Sure, we live in a world where NPR thinks that reporting about televised political ads passes for discussion, where fear-driven violence makes the world as dangerous for a young person of color as it was a hundred years ago. But another state just revoked the death penalty, and half a dozen states (including mine) have moratoria on executions. And Vermont has universal health care. Sure we're disappointed that it hasn't happened for the rest of us already. But we expect too much of elected officials. None of the really big movements in America, Women's Suffrage, the Civil Rights movement, the Labor movement, Abolition, were top-down decisions. None of them were created by Congress or a president. People created those movements, and not because anyone told them to, but because our urge for healing is greater than our fear.

Thursday, March 22, 2012

Spring Time in Oregon

Played a really interesting space Monday night. I was at the Last Stand Coffee House in Eugene, Oregon, in the historic and off-center Whiteaker Neighborhood. The proprietor roasts coffee in mini batches (like five pounds) rolling the beans in a human powered roaster bin. The whole thing looks incredibly steam-punk, built, with suitable metalwork, on the frame of a hundred year old sewing machine. There's a free-form bar, and a piano, a washtub bass and some rasty guitars in a corner so people can just play.

  This place is on the north end of the diagonal Blair Boulevard. Used to be a bike shop called Revolution Cycles (a name that gets better the more you think about it). It's right next to Eugene's only Eastern Orthodox Tea Room / Reading Room. "The Way of the Pilgrim" and "Franny and Zooey." Just a block or two from the J.E.S.C.O. Club, a Recovery social club. Block or so from the Ninkasi operation. My world is small but infinitely detailed.

  I was there for an art class. These folks, some regulars, some drop-ins, get together once a month and chip in to hire a musician to be a model-in-motion. They're not only drawing/painting/pasteling the musician, but drawing in real time with the music being played. And you won't ever get a more focused audience. At the break it was fun to go around and see what I sound like looks like, if you know what I mean.

  My electricity bill came the other day. It's been cold lately and it was higher than I thought it would be. I'm thinking I should write back and tell them that their plan has been changed (by me) and now there's a deductible and I won't pay the first $2000 I agreed to pay them. If that's such an outrageous suggestion, how come my insurance company can do that?

  It's spring time in Oregon. Hailstones among the daffodils. They say if you don't like the weather, wait a minute, it'll change. But my buddy Sean says the opposite: if you LIKE the weather, DON'T WAIT -- go for a walk, jump on your bike. The time is now.

ETA 3-21-12:
  Well, hailstones among the daffodils has turned to forsythia-in-the-snowbank. The second day of spring dawned to six inches of snow in the usually snow-free Valley.  Power lines down all over and thousands without electricity. (Why don't we bury the power lines like they do in Scandinavia? -- because we're cheap!) Schools are closed, finals cancelled at the University, meeting postponed. Here I am, snowed in with all these musical instruments! Dang.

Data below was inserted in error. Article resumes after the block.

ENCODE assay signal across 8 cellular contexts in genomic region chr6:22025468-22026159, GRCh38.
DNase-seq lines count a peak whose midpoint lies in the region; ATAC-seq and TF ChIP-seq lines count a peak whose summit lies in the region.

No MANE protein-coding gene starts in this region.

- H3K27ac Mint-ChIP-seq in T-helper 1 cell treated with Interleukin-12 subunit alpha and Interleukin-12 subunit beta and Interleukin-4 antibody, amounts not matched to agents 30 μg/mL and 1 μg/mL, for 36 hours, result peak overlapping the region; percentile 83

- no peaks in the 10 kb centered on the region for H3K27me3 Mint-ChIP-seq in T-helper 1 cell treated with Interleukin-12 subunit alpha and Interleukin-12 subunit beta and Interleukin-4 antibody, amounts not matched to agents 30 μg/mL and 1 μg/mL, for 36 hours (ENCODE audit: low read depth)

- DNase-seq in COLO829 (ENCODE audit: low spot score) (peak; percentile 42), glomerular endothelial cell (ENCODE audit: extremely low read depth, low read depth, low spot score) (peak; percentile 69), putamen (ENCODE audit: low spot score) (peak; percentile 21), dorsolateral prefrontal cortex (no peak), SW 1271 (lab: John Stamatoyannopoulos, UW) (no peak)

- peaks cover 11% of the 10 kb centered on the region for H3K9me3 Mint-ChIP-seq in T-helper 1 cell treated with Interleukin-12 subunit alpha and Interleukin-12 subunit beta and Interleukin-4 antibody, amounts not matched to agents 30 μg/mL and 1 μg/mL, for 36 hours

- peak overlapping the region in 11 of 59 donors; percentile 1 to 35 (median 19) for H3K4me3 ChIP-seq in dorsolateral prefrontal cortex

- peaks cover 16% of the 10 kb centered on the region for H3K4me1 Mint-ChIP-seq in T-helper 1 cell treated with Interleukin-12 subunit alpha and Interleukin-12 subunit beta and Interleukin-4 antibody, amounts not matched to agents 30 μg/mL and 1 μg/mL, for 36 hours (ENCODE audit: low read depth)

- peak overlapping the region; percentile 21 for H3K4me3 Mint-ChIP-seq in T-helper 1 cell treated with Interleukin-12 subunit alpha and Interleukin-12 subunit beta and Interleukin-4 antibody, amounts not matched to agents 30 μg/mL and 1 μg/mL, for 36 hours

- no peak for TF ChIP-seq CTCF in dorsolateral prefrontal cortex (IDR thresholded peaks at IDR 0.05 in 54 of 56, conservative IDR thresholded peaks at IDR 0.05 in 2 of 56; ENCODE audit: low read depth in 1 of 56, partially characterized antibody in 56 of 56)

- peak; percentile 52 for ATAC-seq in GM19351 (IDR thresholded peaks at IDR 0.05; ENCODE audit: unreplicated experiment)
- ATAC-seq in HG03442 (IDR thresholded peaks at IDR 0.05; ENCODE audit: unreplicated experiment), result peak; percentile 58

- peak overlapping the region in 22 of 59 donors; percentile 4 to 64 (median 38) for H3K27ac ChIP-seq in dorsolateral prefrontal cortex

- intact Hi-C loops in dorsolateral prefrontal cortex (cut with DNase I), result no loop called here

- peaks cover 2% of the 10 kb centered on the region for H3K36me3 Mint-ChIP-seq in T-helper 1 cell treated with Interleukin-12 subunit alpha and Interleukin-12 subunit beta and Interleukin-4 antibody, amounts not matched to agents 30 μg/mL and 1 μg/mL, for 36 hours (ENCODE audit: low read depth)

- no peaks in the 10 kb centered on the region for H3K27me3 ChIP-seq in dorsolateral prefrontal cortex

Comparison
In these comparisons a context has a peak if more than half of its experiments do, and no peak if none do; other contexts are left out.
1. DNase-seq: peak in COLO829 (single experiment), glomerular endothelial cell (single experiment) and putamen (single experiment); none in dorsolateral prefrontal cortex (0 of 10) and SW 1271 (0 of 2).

Tuesday, January 24, 2012

...people I meet are still saying Happy New Year...

Here we are, almost a month into 2012 and people I meet are still saying Happy New Year. I'm not surprised, really. I don't usually pay much attention to the calendar change, but this year is different. Twenty-eleven (I will miss saying that name; it's sounds like fun, like something a pre-schooler would make up) was a great year. Five entrenched dictators, with millions at their disposal and armies at their command were toppled by popular movements, movements without leaders or budgets or the cover of somebody's empire, but with awesome legitimacy. Not one power structure replacing another, but power being removed without being seized. Over and over. This is big news for everyone who loves or aspires to democracy, because it flies in the face of cynicism and complacency. It can be done.

And at home, Americans are learning the lessons that the Casbah and Tahrir Square. The Occupy movement started as a fire drill in organizing. And while it remains a drill we saw what grass roots organizing can do. Close down a major port. Get Bank of America to drop its transaction charges. Start a national discussion on economic justice that the media have dodged for years. And in the process, replacing the old hierarchical, ideological "Left,"  with something far more democratic and responsive to the current times.

Vermont has universal health care! Didn't know that? Maybe the folks on the radio are too busy talking about Newt Gingrich's latest bs to let you know about it. Yep, another grass roots movement. Universal health care will happen like every other major movement in American history, like Abolition and Women's Suffrage, state by state and learning from each other. Vermont is the first state through the gate. Not surprising as it was the first state to abolish slavery.

Yeah, it's been a good year. And next year will be even better. After last year's surprises, who knows what we can do? So let's get started making it better. Get a bike light. Register to vote. Visit some outfit that's making a difference in your world and see if you can contribute in some way. Find what works for you.

And have a Happy New Year.